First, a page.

The final report of the Comptroller and Auditor General of India (CAG) on the effectiveness of the production sharing contract (particularly KG-D6) was tabled in Parliament on Thursday. While the report has come down heavily on the government and the Directorate General of Hydrocarbons (DGH), analysts believe the language against Reliance Industries is substantially toned down, compared to the draft report. Shares of RIL have shown a smart recovery since the news of the report came in.
A report by Citi says the report has made no mention of the $746 million of expenses included but not incurred (tantamount to front-loading of expenses) that was referred to in the draft report. Goldman Sachs says: “While the report reiterated that RIL violated terms of its production sharing contract (PSC) for D6, it stopped short of questioning the validity of the increase in D6 capex from $2.4 billion to $8.8 billion between 2004 and 2006.” Analysts claim the CAG has remained silent on the contentious issue of higher capex and only questioned the fall in gas production, despite making such heavy capital investments. RIL issued a detailed press release on Friday, explaining its stand. Quoting from E&Y’s procurement audit, the release says: “There was no evidence identified suggesting that KG-D6 costs were overstated in purchases from third parties or purchases from related parties and affiliates and in respect of other costs, including allocated costs and non-purchase order-based expenditure.” Of the total project cost of $ 8,166 million relating to exploration and development incurred till March 31, 2011, in KG-D6, only one per cent was incurred through related parties.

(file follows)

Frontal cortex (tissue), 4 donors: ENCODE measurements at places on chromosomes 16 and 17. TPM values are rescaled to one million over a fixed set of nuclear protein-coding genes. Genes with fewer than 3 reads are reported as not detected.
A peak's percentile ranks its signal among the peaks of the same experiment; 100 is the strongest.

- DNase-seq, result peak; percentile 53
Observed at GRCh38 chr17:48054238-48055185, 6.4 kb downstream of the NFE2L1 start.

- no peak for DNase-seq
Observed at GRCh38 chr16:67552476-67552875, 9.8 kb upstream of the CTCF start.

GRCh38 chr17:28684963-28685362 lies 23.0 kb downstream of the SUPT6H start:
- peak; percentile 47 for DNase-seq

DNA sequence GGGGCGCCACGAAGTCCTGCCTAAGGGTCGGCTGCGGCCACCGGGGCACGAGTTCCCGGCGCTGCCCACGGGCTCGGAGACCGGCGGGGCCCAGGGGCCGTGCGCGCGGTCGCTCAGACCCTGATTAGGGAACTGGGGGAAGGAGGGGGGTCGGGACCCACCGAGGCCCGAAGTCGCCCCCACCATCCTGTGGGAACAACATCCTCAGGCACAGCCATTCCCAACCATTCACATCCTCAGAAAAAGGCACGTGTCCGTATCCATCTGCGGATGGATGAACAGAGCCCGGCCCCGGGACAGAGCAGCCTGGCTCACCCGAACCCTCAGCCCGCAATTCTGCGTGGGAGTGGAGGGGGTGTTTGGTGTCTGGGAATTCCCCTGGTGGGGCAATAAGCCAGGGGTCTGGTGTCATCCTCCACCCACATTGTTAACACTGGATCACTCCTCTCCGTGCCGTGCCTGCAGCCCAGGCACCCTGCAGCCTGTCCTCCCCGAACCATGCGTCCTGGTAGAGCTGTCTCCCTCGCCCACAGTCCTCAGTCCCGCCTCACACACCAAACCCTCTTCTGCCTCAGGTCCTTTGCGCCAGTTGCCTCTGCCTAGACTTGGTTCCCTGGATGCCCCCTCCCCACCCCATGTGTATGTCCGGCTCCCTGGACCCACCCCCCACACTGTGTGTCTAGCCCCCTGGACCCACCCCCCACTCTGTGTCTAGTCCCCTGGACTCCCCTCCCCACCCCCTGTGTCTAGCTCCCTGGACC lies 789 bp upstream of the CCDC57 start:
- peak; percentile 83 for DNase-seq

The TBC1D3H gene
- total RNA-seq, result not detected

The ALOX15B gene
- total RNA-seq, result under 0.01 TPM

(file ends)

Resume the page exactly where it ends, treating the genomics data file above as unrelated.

The report appears to be critical of the oil ministry and upstream regulator DGH, due to their oversight on issues such as high-value procurement by RIL and non-confirmation with the provision of relinquishing 25 per cent of the contract area of the block after each phase of exploration. The government has defended this criticism before the CAG.
According to JPMorgan Asia Pacific Equity Research, the CAG has questioned the basic premise of Nelp (New Exploration Licensing Policy) incentives and the production sharing contract bidding system, given planning of capex can improve returns for operators. “We note that the Nelp was set up to incentivise private sector investment in the exploration and production sector. A profit motive would be necessary to encourage private sector players into high-risk deepwater exploration/development.
While we agree a stronger procedural and oversight mechanism needs to be in place, as pointed out by CAG excessive government scrutiny would be a deterrent to investment.” RIL’s release says the petroleum fiscal system in force does not create any incentive for the contractor to overspend. Given that the near-term overhang on the stock has been taken away, it’s back to fundamentals for RIL. Parliament’s Public Accounts Committee stated it would look into the report and decide on a future course of action. Going forward, what will drive the stock’s performance will be refining and petro-chemical margins, increase in output from D6 and incremental returns from deployment of surplus cash.
The subdued discretionary spending may have a bearing on margins